Some have blamed Member of Parliament (MP) George Pantophlet for “wishful thinking” when insisting the Netherlands ought to convert liquidity loans provided to St. Maarten because of the coronavirus-related crisis into grants. However, few will disagree with his latest argument (see related story) that the local government should first seriously tackle its own arrears at the General Pension Fund APS, Social and Health Insurances SZV and others.
He therefore wants a meeting with Minister of Tourism, Economic Affairs, Transport and Telecommunication (TEATT) Roger Lawrence to discuss various topics including taxes and policies for casinos and lottery booths. According to him, the local gambling industry could produce a lot more income if relevant legislation were adjusted.
The coalition member also asks about backlogs in business and director’s licences, suggesting this results in less earnings for the national treasury. The same undoubtedly goes for building permits and several other papers often required, although – in fairness – steps are reportedly being taken to speed up many of these processes.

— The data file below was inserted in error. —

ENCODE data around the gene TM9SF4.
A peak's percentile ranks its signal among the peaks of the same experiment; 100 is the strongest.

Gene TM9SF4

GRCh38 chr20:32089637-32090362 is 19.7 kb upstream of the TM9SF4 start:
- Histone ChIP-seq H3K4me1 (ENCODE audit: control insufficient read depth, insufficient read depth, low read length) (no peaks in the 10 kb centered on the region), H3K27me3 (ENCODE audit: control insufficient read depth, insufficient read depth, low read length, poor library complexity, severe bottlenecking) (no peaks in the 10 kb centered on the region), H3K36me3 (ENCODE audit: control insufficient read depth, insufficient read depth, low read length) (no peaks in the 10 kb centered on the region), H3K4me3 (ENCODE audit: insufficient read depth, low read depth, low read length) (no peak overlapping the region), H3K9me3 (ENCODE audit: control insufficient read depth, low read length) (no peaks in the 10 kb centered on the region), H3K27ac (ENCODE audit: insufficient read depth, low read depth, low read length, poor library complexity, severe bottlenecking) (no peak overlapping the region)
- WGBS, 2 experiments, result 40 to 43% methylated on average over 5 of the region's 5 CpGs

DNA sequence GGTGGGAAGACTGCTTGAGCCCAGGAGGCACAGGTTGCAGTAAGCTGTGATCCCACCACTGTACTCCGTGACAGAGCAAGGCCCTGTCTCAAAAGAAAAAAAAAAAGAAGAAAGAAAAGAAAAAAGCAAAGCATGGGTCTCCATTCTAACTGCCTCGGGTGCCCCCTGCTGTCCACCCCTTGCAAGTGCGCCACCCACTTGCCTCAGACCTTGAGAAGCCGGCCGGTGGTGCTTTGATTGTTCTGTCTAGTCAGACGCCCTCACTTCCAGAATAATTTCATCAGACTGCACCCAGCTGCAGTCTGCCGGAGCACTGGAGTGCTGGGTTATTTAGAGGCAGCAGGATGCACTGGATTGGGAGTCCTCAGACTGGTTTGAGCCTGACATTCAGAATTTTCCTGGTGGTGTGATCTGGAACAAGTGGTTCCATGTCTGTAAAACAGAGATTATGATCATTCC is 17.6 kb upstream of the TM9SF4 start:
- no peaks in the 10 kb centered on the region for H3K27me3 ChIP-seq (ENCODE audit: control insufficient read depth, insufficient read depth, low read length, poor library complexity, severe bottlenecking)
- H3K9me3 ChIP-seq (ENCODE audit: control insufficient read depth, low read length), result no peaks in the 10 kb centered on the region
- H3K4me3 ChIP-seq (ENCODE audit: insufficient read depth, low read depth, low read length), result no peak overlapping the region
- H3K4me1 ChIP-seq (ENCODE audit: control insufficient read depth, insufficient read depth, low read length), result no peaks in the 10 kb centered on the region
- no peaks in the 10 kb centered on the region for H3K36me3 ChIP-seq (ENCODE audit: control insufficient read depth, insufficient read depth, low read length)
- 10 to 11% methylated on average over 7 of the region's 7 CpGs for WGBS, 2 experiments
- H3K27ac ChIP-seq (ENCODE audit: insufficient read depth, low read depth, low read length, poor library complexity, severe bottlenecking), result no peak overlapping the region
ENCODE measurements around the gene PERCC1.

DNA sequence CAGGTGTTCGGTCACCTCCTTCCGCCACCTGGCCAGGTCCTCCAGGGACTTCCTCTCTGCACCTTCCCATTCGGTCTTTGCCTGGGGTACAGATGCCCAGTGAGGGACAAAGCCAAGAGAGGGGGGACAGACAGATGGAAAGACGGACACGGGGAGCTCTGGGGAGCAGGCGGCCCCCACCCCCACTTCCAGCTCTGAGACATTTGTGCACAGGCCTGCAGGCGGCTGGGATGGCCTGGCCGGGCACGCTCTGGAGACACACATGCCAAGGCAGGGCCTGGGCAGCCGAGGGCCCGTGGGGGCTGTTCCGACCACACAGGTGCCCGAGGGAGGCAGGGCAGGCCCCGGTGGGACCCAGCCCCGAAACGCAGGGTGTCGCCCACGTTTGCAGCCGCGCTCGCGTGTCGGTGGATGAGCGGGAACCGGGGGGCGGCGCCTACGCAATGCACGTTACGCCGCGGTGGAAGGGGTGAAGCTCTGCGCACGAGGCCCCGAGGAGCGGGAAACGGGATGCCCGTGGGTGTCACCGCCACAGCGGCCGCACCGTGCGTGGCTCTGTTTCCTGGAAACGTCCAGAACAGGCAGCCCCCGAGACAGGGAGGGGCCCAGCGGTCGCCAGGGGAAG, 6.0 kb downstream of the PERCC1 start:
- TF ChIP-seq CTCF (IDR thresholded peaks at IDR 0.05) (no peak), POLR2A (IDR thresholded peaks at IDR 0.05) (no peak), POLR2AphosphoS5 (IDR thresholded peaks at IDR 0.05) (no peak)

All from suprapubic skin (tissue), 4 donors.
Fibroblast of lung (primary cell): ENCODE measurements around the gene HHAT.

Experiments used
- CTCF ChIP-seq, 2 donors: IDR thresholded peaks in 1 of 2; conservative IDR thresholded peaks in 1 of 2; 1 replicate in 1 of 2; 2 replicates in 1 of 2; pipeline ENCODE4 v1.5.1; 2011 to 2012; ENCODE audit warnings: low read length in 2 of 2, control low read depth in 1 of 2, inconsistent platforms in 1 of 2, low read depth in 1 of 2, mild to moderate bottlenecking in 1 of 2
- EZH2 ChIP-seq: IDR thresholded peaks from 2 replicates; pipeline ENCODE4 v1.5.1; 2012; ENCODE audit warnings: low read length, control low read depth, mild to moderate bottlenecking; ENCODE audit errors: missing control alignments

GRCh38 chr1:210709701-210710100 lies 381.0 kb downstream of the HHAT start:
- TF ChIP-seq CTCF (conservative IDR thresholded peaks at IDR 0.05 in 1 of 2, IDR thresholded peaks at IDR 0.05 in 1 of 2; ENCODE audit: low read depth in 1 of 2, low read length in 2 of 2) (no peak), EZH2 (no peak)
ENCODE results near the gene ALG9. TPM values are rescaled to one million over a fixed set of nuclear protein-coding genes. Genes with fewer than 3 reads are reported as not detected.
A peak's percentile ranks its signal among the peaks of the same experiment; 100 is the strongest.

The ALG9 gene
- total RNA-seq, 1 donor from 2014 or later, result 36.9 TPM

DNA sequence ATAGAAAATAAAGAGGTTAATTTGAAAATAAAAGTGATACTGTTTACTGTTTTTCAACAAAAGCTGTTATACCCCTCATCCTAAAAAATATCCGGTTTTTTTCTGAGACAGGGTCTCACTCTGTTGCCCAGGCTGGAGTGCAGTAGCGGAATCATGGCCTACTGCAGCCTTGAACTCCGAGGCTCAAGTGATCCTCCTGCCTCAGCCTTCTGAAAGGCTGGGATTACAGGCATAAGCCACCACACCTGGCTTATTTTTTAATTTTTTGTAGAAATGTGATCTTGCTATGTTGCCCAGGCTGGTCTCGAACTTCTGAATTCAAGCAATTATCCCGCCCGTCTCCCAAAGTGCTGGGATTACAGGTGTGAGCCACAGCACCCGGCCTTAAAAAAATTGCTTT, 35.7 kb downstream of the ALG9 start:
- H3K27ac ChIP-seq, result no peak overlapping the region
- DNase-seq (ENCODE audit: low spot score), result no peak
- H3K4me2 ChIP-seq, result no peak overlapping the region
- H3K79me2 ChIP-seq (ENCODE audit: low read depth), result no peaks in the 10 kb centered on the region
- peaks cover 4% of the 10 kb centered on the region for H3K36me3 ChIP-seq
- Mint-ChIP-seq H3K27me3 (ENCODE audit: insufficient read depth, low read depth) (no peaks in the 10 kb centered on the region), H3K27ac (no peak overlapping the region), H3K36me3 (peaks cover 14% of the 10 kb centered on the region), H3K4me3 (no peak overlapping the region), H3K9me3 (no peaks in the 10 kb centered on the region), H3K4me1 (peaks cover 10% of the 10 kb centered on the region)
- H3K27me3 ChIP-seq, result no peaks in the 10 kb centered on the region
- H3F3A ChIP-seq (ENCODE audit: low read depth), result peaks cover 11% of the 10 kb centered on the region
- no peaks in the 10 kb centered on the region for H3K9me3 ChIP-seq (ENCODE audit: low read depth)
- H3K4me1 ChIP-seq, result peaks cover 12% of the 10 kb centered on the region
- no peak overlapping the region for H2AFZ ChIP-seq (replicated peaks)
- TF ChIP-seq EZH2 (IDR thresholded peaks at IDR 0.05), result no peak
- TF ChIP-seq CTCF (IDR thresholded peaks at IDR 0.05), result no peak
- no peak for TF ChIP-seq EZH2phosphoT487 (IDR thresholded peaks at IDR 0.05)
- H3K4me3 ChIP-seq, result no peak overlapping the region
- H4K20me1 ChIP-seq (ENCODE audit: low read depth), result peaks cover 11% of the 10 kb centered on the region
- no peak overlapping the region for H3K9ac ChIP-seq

Perhaps most important is the veteran parliamentarian’s focus on enhancing fiscal compliance, which has been a major problem for years. It must be said, improving the effectiveness of collecting taxes was put in the so-called country package of reforms agreed on as condition for Dutch financial assistance received.
Some proposed tax measures like a small levy on individual (online shopping) consumer imports or modest increase of the excise on tobacco products and alcoholic beverages make sense and probably won’t hurt too much. The impact of a real estate tax for non-residents on the vacation home market and thus the tourism economy bears careful study.
But it’s not just about raising revenues. Lack of fiscal compliance creates a so-called unlevel playing field in business that gets in the way of fair trade and competition.
In addition, one can hardly blame people for thinking that those not contributing their lawful share need to be tackled before asking others doing their civic duty to carry an even bigger financial burden. It may not be quite so simple, but that’s how it feels.